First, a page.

As a teacher, it is apparent that most player’s primary concern’ when improvising or writing a solo’ is note choice, what scales work over what chord etc. It is very rare that any consideration is placed on how they should play something rhythmically. If I ask a student to play a very simple four-note pentatonic phrase and then alter it, 99.9 % of the time they will change the order of the notes, not the rhythm. This becomes more apparent when it comes to ‘shredding’, the word that is used in the guitar world for playing anything quickly.
Most of the technical things that are practiced to a metronome are either played as three notes per beat triplets, four notes per beat sixteenth notes, or six notes per beat sixteenth note triplets, and, as you develop your technique, this is a good idea because all of these groupings sit nicely when playing to a standard metronome click. However, when you are improvising, you are creating music and trying to hold the listener’s interest by avoiding the dreaded boring souless ‘widdle’ factor that has become associated with shred players.
The idea of this series of lessons is to look at playing in a more progressive way. Odd-note groupings, rhythmic displacement, polyrhythms, and odd time signatures are going to be the order of the day. I will be taking all the usual shred techniques, alternate picking, sweeping, legato, tapping and economy picking and looking at practicing them in a more unusual and challenging way as well as using them in a more musical context before eventually building up to a complete solo. If you have mastered the aforementioned techniques and are looking for a new challenge or want to spice up your playing, then read on.
Progressive rock/metal music is music that doesn’t stick to the usual ‘rules’ of the pop world. Songs are often long with lots of different parts; changes in time signature; keys and feature virtuoso performances from various individual band members. Bands like Rush, King Crimson, Nevermore, Meshuggah, Opeth and Dream Theater have made this type of music very popular, and you can hear their influence on the modern progressive bands that are coming out today. The guitarists in these bands also have the ability to solo over complex time changes in a musical way. Even if you are not into progressive music or ‘technical’ playing, this series will help spice things up by getting you to see that rhythm is just as important as note choice.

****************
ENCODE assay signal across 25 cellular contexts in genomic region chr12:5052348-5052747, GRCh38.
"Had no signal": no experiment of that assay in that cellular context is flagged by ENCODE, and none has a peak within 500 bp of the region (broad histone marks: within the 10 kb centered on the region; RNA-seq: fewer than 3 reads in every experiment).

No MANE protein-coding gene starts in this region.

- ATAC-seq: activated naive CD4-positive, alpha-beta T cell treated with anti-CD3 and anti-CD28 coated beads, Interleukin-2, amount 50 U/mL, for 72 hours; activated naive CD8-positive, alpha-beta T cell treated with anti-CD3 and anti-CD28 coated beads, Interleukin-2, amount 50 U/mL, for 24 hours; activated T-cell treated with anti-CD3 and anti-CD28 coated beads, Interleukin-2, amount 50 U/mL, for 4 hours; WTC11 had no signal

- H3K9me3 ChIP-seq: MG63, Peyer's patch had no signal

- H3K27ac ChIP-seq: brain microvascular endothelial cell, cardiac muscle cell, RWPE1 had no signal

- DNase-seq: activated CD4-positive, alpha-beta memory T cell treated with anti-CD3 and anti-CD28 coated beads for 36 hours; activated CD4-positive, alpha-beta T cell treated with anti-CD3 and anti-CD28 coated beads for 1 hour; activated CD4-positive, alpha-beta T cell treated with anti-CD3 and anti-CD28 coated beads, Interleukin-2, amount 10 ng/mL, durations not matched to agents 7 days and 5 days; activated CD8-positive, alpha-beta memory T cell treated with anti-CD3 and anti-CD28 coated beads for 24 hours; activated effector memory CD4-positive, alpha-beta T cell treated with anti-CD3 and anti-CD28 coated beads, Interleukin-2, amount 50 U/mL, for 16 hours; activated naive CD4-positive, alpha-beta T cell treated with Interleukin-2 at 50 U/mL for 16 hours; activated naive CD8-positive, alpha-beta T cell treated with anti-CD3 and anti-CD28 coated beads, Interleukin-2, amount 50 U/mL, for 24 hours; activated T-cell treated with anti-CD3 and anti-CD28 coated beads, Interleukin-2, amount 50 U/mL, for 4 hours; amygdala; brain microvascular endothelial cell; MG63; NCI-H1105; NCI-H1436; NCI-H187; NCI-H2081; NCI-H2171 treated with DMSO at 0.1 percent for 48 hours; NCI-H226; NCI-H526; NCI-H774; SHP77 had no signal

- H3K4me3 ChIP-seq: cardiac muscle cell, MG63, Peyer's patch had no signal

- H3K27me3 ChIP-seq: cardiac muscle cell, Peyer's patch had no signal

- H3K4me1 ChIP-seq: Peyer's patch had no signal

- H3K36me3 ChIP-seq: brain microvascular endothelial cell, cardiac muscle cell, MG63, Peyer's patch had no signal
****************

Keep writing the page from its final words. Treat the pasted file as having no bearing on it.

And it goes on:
Alternate Picking Lesson – Part 1
Alternate picking is the most economical way to pick on a single string and, when used across all the strings in a fast way, generates a very powerful sound, attack and feel; completely different to that of legato. It is usually the first technique you work on and gets the two hands working in tight synchronisation. I believe it’s the very backbone of good technique. Master this, and all the other techniques will follow a lot easier. To get a good picking sound, you will need to use a good thick pick nothing below 1mm, because a pick that flexes wastes time and energy. I would recommend that you hold the pick between your thumb and first finger and rest the side of your picking hand on the idle bass strings to stop any dreaded open-string drones. Try to create an O with you thumb and first finger and show only a small amount of pick to the string. This will help to prevent your thumb and finger from locking into position. Try to do as much of your picking from the wrist and a slight amount of thumb and finger motion.
This first lesson is devoted to picking in groups of five, quintuplets have five notes per beat. Set your metronome to a relatively slow speed say about 65 bpm and just practice picking a single string five times in one beat. There are certain ways of counting groups of notes, for triplets you count, “one and a two and a”; sixteenths, “one e and a two e and a”; however, it can be more difficult to play odd-note groupings, especially at high speeds. At low speeds it is possible to count 1 2 3 4 5 1 2 3 4 5 etc and I would recommend this until it starts to become more natural to you, because counting that at 200 bpm is impractical, and becomes more of a feel thing! In later lessons we will be looking at playing in other groupings like seven and eleven, but for the time being just try and get groups of five to become second nature. Some musicians use what’s called a syllabic form of counting, whereby they use certain words. For example, for quintuplets, the Carnatic musical tradition of India would verbalise (or just think) “ta di kin a thom”.